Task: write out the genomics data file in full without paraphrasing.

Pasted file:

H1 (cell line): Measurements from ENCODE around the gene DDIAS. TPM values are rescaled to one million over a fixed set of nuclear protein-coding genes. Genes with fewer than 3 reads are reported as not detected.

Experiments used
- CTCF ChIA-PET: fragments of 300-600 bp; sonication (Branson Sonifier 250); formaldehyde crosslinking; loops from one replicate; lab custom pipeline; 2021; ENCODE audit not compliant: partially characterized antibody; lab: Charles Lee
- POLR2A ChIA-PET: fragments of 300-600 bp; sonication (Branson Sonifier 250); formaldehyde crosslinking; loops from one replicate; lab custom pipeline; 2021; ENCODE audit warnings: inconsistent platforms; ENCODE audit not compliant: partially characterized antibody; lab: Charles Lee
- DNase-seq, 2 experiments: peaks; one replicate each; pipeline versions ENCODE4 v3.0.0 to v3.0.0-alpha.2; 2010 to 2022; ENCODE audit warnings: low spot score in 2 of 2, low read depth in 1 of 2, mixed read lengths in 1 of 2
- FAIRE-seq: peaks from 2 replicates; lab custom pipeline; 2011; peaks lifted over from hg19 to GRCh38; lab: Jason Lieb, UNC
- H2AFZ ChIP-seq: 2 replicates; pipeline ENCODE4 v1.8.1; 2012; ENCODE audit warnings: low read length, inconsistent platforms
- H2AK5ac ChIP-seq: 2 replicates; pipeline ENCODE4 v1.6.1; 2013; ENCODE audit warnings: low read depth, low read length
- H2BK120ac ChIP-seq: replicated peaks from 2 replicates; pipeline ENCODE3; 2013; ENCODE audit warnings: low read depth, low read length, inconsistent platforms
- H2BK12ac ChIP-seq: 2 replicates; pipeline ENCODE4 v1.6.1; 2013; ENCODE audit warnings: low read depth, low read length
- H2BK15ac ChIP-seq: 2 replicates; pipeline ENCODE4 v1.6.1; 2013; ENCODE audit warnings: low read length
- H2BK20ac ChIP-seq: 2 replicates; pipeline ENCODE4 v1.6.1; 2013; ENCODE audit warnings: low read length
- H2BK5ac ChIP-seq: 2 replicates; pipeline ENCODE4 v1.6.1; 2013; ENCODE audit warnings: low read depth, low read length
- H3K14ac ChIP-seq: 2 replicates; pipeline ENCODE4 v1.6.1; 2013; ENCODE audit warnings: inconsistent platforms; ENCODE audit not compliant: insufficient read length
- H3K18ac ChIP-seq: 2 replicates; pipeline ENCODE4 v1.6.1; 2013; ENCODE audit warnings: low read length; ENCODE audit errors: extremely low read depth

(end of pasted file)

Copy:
H1 (cell line): Measurements from ENCODE around the gene DDIAS. TPM values are rescaled to one million over a fixed set of nuclear protein-coding genes. Genes with fewer than 3 reads are reported as not detected.

Experiments used
- CTCF ChIA-PET: fragments of 300-600 bp; sonication (Branson Sonifier 250); formaldehyde crosslinking; loops from one replicate; lab custom pipeline; 2021; ENCODE audit not compliant: partially characterized antibody; lab: Charles Lee
- POLR2A ChIA-PET: fragments of 300-600 bp; sonication (Branson Sonifier 250); formaldehyde crosslinking; loops from one replicate; lab custom pipeline; 2021; ENCODE audit warnings: inconsistent platforms; ENCODE audit not compliant: partially characterized antibody; lab: Charles Lee
- DNase-seq, 2 experiments: peaks; one replicate each; pipeline versions ENCODE4 v3.0.0 to v3.0.0-alpha.2; 2010 to 2022; ENCODE audit warnings: low spot score in 2 of 2, low read depth in 1 of 2, mixed read lengths in 1 of 2
- FAIRE-seq: peaks from 2 replicates; lab custom pipeline; 2011; peaks lifted over from hg19 to GRCh38; lab: Jason Lieb, UNC
- H2AFZ ChIP-seq: 2 replicates; pipeline ENCODE4 v1.8.1; 2012; ENCODE audit warnings: low read length, inconsistent platforms
- H2AK5ac ChIP-seq: 2 replicates; pipeline ENCODE4 v1.6.1; 2013; ENCODE audit warnings: low read depth, low read length
- H2BK120ac ChIP-seq: replicated peaks from 2 replicates; pipeline ENCODE3; 2013; ENCODE audit warnings: low read depth, low read length, inconsistent platforms
- H2BK12ac ChIP-seq: 2 replicates; pipeline ENCODE4 v1.6.1; 2013; ENCODE audit warnings: low read depth, low read length
- H2BK15ac ChIP-seq: 2 replicates; pipeline ENCODE4 v1.6.1; 2013; ENCODE audit warnings: low read length
- H2BK20ac ChIP-seq: 2 replicates; pipeline ENCODE4 v1.6.1; 2013; ENCODE audit warnings: low read length
- H2BK5ac ChIP-seq: 2 replicates; pipeline ENCODE4 v1.6.1; 2013; ENCODE audit warnings: low read depth, low read length
- H3K14ac ChIP-seq: 2 replicates; pipeline ENCODE4 v1.6.1; 2013; ENCODE audit warnings: inconsistent platforms; ENCODE audit not compliant: insufficient read length
- H3K18ac ChIP-seq: 2 replicates; pipeline ENCODE4 v1.6.1; 2013; ENCODE audit warnings: low read length; ENCODE audit errors: extremely low read depth